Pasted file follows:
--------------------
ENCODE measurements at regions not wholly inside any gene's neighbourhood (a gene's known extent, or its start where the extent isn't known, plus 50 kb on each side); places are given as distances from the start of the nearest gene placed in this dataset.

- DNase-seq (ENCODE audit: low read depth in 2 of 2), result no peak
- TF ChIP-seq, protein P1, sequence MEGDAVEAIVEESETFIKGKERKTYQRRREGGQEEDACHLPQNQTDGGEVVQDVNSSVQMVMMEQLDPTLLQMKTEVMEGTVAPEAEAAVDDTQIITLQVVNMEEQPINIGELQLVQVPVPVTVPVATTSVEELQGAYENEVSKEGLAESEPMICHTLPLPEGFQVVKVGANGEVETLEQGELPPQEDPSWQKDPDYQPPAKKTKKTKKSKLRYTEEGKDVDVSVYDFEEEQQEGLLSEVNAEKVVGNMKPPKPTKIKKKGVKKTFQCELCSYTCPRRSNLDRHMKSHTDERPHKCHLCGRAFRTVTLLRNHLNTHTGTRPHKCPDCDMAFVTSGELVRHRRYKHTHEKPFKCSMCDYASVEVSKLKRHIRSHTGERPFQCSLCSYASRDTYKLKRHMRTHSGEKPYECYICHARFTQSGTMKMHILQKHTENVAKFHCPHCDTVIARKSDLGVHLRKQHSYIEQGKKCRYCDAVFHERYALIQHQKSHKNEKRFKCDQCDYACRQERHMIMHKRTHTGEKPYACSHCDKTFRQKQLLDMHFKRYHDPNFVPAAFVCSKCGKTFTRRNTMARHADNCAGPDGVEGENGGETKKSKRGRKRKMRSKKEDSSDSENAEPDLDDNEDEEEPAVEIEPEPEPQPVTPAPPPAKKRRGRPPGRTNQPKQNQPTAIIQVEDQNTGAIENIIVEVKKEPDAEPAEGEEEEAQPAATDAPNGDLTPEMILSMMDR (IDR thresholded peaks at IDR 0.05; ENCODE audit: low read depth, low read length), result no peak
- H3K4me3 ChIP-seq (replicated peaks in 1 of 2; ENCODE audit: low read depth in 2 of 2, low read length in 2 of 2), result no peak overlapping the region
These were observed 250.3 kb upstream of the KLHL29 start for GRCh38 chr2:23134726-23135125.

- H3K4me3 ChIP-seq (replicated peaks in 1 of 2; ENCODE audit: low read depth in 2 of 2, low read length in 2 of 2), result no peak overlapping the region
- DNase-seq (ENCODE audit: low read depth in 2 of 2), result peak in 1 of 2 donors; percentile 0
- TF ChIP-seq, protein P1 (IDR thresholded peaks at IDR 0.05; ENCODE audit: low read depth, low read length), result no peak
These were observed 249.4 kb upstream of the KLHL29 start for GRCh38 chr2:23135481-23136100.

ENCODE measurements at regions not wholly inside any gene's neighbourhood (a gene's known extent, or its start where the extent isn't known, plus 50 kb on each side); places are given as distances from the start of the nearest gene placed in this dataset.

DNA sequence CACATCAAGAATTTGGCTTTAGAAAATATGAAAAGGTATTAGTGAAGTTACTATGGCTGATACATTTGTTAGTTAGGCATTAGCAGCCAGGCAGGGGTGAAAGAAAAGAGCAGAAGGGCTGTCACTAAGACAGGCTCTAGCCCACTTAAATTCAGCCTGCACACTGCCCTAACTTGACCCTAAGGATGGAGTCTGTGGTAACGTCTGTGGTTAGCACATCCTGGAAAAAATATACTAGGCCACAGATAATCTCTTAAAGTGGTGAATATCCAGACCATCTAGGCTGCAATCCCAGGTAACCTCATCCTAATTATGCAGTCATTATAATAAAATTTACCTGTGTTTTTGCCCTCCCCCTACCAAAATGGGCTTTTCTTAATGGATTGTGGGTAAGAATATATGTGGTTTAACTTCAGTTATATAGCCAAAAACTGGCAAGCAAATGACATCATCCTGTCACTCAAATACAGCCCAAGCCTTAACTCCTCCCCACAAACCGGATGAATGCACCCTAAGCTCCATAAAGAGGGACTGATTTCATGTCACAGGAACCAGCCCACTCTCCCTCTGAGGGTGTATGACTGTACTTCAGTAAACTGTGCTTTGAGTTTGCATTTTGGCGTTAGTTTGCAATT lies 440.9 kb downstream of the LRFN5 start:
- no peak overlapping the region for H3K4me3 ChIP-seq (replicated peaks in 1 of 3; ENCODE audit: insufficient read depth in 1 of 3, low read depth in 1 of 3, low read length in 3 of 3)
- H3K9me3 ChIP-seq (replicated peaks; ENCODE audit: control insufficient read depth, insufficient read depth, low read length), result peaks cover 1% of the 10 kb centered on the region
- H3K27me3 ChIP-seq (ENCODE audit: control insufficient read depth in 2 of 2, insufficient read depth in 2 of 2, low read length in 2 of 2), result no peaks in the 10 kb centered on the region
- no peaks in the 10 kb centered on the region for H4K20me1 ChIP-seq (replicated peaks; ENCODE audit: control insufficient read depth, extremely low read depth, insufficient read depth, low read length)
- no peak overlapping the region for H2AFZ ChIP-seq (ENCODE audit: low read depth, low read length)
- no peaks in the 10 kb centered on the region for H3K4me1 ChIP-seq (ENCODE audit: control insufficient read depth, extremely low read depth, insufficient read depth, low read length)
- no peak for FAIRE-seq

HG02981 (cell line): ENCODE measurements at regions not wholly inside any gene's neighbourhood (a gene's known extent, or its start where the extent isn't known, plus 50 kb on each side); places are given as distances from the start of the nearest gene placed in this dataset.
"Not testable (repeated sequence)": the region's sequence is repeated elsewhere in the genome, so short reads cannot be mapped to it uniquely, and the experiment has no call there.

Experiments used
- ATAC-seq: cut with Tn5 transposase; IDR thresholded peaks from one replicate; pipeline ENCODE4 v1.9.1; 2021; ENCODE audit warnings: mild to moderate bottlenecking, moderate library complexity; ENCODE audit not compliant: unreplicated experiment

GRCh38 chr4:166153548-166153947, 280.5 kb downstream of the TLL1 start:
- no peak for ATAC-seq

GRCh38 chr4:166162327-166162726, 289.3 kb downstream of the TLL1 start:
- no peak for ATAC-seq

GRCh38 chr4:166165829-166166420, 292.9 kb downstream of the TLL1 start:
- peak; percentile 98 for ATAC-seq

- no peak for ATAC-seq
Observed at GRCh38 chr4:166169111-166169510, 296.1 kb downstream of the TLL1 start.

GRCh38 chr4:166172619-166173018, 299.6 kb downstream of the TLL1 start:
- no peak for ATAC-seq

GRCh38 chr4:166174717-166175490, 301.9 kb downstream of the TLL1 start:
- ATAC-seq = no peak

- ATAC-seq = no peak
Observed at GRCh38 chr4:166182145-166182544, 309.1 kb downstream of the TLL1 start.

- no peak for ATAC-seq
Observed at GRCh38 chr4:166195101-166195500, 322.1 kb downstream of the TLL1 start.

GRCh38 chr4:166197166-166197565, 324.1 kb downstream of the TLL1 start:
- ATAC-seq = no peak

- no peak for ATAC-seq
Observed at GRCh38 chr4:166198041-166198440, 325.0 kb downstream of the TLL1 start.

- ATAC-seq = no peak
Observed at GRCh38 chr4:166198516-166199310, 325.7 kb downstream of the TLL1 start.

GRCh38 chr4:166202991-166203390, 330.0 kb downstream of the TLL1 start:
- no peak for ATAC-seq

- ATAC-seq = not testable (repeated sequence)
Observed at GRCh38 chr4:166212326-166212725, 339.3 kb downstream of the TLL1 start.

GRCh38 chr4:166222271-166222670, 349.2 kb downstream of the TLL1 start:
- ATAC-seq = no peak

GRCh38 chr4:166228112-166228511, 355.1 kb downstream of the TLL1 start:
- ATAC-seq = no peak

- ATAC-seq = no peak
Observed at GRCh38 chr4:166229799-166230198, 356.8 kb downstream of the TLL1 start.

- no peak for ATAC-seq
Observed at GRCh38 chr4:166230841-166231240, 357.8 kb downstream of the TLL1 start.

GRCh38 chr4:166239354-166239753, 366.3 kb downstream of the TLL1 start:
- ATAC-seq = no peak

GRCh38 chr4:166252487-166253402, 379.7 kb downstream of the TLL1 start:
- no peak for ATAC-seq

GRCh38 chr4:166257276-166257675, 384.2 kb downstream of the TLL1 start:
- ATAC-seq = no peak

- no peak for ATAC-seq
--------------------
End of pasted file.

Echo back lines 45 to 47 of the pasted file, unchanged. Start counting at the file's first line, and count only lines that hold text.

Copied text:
GRCh38 chr4:166202991-166203390, 330.0 kb downstream of the TLL1 start:
- no peak for ATAC-seq

- ATAC-seq = not testable (repeated sequence)